GREEN LANTERN #30 4-30-08

Green Lantern 30GREEN LANTERN #30
Writer: Geoff Johns
Artist: Ivan Reis
Publisher: DC Comics
Reviewer: Optimous Douche

Amidst his duties of rebooting the entire DC Universe with FINAL CRISIS and LEGIONS OF THREE WORLDS, Johns continues to build on the breakneck momentum he started with the SINESTRO CORPS WAR with this latest foray into the history of Hal Jordan.

I was a little put off with this first part of this series. I couldn’t buy into the whole concept of once again serving up a “very special” series recounting the turbulent times of Hal Jordan’s youth prior to becoming a green galactic defender. I wondered if there wasn’t some better way to rewrite history to accommodate the Blackest Night prophecy.

After all in the grand scheme of things, while noteworthy, Hal is but a mere zygote in the infinite history of the Green Lantern Corps. Wouldn’t we be better off with a deluxe soft cover a la “GANTHET’S TALE” to unfold the Alpha of this prophecy as we approach the Omega in regular continuity?

I realized, though, that my problem wasn’t with the fact that this was Hal’s story, it was how the Blackest Night material came across. It didn’t feel like it belonged, almost like I was reading two stories. All of the events surrounding the Blackest Night prophecy felt inappropriately bookended around the events recounting the indelible scars of Hal’s youth. I realize now that Johns was telling things from a linear perspective.

This issue takes the same approach, but it feels more integrated this time around. Rightly so, since this issue focuses on the final fateful flight of Abin Sur before he crash landed on Earth and bequeathed the ring to Jordan (actually the ring does the bequeathing, but allow me some poetic license). It was easier as a reader to buy into the prophecy during this issue, since it was all unfolding on familiar ground.

Speaking of familiar ground, I made the mistake in my last review of comparing this origin tale to EMERALD DAWN. While both titles share certain keystones of the series like Abin Sur crash landing on earth and Sinestro still being one of the most complex villains ever to grace the panel pages, Johns makes one quintessential distinction between “Secret Origin” and its predecessor. EMERALD DAWN gave us the “what happened”, while Secret Origin tells us the “why”.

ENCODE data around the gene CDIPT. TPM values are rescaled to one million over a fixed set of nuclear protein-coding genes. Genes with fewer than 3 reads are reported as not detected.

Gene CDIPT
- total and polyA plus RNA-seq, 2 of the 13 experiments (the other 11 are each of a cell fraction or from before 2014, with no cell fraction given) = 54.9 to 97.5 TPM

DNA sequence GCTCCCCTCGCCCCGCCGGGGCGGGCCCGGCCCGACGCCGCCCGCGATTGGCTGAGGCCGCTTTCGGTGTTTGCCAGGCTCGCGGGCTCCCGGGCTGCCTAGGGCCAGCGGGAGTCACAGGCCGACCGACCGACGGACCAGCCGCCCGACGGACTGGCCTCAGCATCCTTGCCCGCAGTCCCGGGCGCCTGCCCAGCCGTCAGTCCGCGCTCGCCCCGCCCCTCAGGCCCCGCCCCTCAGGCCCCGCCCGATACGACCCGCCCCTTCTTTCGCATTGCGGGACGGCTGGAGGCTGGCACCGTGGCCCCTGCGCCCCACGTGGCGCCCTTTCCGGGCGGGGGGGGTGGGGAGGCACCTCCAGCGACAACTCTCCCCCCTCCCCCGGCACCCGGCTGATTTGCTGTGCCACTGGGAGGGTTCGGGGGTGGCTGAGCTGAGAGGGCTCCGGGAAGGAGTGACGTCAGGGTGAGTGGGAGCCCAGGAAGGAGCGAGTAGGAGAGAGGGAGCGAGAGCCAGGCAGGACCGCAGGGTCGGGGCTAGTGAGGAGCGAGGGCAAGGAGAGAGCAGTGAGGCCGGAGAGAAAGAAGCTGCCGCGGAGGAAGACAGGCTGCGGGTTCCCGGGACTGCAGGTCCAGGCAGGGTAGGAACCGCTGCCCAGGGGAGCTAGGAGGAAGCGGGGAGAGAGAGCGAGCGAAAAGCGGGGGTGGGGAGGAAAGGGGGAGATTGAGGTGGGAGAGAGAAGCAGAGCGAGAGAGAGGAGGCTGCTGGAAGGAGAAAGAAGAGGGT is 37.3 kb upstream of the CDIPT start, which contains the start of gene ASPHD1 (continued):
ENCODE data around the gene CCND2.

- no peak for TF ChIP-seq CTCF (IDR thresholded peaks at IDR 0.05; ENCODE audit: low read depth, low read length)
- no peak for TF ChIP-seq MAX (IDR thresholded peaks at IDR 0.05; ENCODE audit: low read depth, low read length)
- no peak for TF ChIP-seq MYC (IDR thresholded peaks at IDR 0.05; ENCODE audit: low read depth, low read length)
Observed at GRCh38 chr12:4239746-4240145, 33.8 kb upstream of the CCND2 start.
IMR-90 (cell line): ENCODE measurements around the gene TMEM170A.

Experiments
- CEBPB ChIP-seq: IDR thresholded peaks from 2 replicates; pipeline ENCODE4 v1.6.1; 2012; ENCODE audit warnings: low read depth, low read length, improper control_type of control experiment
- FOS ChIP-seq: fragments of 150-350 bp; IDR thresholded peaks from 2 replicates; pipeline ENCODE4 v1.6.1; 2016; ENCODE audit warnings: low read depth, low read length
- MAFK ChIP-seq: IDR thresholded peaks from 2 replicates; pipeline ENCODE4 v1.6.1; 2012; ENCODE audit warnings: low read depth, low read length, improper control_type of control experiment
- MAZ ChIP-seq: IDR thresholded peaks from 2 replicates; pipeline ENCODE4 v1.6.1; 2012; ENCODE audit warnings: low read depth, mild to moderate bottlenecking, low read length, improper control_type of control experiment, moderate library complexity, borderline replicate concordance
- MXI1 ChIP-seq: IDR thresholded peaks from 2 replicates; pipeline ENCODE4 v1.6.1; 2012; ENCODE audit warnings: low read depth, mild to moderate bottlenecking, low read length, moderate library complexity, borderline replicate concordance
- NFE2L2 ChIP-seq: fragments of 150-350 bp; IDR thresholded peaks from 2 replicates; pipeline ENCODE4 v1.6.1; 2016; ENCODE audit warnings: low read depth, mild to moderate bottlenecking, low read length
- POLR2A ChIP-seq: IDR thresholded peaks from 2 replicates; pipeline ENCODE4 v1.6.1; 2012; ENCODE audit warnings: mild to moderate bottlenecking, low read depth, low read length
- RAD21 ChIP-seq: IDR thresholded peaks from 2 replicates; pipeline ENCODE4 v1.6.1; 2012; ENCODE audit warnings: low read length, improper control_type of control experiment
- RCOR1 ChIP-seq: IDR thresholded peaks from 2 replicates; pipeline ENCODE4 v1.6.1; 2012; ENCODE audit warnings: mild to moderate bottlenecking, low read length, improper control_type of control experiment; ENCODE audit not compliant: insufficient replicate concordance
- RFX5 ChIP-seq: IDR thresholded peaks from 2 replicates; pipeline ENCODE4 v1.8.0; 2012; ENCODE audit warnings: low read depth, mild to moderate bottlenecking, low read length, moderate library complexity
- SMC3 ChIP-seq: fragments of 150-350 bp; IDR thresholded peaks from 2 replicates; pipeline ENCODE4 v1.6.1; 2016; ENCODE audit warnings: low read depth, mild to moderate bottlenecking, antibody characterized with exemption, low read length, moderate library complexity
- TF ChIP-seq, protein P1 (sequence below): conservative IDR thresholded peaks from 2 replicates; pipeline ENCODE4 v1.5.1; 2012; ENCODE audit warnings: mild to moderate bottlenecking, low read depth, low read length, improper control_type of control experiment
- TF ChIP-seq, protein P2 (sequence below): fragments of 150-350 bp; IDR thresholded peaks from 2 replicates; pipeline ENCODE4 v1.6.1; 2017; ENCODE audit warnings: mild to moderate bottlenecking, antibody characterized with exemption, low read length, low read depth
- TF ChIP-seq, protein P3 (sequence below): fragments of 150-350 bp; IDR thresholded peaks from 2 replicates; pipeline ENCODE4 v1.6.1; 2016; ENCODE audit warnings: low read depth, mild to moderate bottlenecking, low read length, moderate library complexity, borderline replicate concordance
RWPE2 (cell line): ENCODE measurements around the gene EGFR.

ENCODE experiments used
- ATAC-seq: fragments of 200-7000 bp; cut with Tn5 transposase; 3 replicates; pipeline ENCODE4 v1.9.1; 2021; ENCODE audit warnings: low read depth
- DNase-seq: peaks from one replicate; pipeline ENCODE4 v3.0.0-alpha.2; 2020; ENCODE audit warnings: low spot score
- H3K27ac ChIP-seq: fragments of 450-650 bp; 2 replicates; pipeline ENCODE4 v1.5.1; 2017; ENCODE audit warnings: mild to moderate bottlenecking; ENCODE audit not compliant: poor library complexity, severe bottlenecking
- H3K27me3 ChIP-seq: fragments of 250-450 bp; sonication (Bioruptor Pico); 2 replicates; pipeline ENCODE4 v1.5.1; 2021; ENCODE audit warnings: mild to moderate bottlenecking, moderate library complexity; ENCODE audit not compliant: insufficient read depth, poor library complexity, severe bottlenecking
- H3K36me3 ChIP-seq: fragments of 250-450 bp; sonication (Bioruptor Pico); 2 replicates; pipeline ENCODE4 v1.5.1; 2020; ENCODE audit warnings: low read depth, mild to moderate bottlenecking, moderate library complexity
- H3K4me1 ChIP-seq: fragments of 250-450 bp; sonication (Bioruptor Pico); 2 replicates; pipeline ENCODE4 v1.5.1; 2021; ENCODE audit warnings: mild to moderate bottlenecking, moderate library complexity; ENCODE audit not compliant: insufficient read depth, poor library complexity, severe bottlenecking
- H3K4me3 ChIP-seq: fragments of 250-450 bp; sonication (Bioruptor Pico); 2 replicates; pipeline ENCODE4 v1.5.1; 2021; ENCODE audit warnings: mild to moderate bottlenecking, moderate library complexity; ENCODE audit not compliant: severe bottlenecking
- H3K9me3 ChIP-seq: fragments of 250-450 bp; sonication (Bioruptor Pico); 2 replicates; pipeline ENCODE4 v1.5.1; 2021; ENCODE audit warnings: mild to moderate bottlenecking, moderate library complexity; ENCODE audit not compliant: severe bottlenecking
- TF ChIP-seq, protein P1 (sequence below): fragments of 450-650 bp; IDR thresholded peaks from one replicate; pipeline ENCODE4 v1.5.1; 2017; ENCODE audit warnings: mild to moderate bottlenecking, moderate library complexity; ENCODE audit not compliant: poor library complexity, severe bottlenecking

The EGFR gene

This is the first time I’ve seen someone delve into the psychology of Abin Sur. Why is he in a ship instead of using his ring to fly? What was his compelling reason to come to earth in the first place? At one point, Abin Sur chuckled at the thought of a human taking on the emerald mantle: “He never thought he would see the day”. With that simple line Johns took an epic moment for silver and modern age fans alike and made it his own with subtlety and unwavering reverence.

Aside from the landing and the deeper explanation about the prophecy, the book follows the rest of the GREEN LANTERN canon a little too faithfully. I was really hoping to see a deeper exploration into the relationship between Hal Jordan and Carol Ferris; after all the two are locked in a passionate embrace on the cover. Also, Carol still felt like a corporate piranha, trying to make a way for women in the workforce by being overly bitchy and bossy. This worked for her in the 80s, but feels a little clichéd n 2008. After Johns’ great characterization of the Jordan brothers last issue I was expecting a similar treatment for Carol, although I’m sure if the story continues to form, the persona of Carol will be fleshed out in next month’s issue.

The art was once again top notch. Reis moves between rendering space and terra firma with deftness and unparalleled detail. I don’t know whose idea it was to have Hal be a limp rag doll when he first gains control of the ring and is learning to fly, but it was refreshing to see this “Greatest American Hero” take on learning to use new powers.

Once again a solid title, delivered by a brilliant creative team. I can only hope that this book remains flawless as Johns’ attention is diverted elsewhere in coming months.

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